Drive-thru food truck grocery stores open in Saudi Arabia to prevent overcrowding at supermarkets

The mobile fruit and vegetable market has been set up in Al Khobar

Saudi Arabia's first "food truck market" has been launched in a bid to prevent overcrowding in supermarkets amid the coronavirus pandemic.

The Eastern Province municipality of Al Khobar set up 12 points of sale in air-conditioned cabins at the new fruit and vegetable market, allowing customers to shop directly from their vehicles.

The initiative also allows Saudi youth to sell their products safely.

Saudis shop at a supermarket at the Panorama Mall in the capital Riyadh on May 22, 2020, as Muslims prepare to celebrate the upcoming Eid al-Fitr, that marks the end of the fasting month of Ramadan.   / AFP / FAYEZ NURELDINE

The market, which opened for the first time on Friday, runs daily from 8am to 7pm. It covers an area of 6,500 square metres at the Al-Iskan park, south of Al Khobar.

Sultan bin Hamid Al Zaidi, the mayor of Al Khobar, assured visitors that a range of strict health and safety measures were in place to ensure the market is hygienic. This includes 10 workers employed to clean the area during working hours, as well as the provision of on-site health supervisors.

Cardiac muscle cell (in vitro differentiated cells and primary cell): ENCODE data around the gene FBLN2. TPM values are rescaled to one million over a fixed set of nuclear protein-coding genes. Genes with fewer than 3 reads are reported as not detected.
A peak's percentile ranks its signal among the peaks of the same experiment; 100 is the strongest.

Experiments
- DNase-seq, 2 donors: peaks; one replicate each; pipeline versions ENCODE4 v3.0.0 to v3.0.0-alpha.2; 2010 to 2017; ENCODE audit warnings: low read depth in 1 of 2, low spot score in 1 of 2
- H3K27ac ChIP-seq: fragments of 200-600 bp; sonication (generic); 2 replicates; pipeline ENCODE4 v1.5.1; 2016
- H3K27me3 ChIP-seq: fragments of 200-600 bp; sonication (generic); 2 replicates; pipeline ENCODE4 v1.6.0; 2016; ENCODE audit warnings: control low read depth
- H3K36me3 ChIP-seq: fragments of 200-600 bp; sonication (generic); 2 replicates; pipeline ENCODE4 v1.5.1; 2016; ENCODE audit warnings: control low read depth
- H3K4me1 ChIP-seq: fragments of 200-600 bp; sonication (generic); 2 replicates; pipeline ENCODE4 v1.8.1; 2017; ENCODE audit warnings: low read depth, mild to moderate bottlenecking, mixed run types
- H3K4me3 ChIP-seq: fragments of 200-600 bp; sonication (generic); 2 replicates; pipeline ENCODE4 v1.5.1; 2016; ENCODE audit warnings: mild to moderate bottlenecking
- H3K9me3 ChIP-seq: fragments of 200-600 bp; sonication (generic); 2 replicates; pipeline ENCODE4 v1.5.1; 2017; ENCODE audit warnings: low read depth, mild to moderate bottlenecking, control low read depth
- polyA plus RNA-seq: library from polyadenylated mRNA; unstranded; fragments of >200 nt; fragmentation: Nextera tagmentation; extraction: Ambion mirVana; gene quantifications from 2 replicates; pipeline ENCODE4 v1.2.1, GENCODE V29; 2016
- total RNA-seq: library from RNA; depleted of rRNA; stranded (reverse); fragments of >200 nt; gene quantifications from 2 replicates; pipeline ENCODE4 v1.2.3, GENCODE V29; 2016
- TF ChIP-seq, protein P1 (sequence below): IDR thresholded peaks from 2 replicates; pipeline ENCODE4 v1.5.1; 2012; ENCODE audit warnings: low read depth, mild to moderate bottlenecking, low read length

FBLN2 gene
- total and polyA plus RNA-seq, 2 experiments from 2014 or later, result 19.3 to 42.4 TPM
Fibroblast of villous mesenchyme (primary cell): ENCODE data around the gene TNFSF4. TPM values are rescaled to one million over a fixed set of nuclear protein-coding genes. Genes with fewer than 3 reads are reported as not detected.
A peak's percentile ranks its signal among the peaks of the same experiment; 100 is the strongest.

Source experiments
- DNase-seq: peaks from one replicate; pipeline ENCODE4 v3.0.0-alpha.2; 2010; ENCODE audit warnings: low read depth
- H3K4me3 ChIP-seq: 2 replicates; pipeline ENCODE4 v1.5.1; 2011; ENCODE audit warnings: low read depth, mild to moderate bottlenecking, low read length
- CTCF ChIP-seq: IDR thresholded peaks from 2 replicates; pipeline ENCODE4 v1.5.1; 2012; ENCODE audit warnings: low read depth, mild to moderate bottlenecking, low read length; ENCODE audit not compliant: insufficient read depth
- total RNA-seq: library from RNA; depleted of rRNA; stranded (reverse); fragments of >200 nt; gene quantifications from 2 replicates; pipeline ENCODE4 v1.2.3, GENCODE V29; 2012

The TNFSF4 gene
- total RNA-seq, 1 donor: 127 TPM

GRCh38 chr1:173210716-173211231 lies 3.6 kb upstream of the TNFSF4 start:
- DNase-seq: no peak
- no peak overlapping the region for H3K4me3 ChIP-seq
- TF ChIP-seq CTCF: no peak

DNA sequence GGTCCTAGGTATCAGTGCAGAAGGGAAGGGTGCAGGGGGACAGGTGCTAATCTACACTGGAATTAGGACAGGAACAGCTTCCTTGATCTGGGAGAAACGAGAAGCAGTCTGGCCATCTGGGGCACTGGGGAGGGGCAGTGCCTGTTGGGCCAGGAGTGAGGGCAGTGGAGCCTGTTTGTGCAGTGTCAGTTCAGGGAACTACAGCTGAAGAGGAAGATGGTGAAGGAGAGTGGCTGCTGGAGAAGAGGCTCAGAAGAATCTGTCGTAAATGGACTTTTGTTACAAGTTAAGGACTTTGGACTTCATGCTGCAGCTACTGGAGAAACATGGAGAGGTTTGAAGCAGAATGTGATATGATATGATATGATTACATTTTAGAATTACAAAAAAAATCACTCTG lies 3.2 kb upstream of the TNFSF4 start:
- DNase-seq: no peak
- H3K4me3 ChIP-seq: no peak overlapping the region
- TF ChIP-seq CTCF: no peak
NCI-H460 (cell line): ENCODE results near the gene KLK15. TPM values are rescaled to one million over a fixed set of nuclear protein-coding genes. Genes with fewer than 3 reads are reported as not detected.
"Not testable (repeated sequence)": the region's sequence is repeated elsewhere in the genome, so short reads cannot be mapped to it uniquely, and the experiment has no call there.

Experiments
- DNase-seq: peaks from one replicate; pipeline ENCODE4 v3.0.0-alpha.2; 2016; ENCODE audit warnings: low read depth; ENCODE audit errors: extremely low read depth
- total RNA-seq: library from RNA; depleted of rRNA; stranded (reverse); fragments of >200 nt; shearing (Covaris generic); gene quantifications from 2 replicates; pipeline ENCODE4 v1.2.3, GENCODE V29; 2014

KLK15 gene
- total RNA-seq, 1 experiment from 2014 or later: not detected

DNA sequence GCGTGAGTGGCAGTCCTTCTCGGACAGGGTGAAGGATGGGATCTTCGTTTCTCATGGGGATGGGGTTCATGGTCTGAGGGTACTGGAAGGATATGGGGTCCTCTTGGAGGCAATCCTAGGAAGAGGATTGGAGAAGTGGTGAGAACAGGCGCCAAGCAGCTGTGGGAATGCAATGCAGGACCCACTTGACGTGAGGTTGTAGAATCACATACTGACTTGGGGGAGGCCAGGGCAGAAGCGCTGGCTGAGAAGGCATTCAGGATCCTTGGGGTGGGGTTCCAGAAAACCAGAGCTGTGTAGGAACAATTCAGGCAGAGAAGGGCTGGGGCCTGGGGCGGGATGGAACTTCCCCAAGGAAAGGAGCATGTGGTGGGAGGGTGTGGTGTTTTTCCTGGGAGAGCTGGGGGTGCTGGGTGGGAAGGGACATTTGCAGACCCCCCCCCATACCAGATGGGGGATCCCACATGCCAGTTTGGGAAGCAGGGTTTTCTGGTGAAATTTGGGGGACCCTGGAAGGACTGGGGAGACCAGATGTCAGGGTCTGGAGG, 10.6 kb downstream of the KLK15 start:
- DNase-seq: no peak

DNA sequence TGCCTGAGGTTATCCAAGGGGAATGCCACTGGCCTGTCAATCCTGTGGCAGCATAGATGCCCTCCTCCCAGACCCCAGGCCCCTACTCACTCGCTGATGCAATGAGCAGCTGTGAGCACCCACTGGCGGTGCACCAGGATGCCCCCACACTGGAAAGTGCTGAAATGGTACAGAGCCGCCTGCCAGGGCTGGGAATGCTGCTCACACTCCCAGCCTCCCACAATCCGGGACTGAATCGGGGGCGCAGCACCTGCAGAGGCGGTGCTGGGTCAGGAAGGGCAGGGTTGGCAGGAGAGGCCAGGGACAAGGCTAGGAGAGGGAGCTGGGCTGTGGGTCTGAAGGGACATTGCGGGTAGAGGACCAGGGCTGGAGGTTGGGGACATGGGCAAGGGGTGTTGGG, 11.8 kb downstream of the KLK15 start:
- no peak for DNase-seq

The impact of Covid-19 in Saudi Arabia

The kingdom is starting to gradually reopen after the pandemic first resulted in closures in March.

However, on Saturday, it reported 3,121 new Covid-19 cases, which is the highest daily count of confirmed cases so far.

This brings the total number of people in Saudi Arabia to have contracted the virus to 98,869. There are currently 26,402 active cases, 1,484 of which are critical.

There have been a total of 71,791 recoveries and 676 deaths.

On Friday, the country imposed new restrictions in Jeddah, including a curfew in the Red Sea city from 3pm to 6am for two weeks to contain the spread of the disease.

Public and private sector employees have been banned from attending workplaces, and public gatherings of more than five people are prohibited.

Prayers in the city's mosques had also been suspended and dining in all restaurants and cafes not allowed.

Sign up to:

* Please select one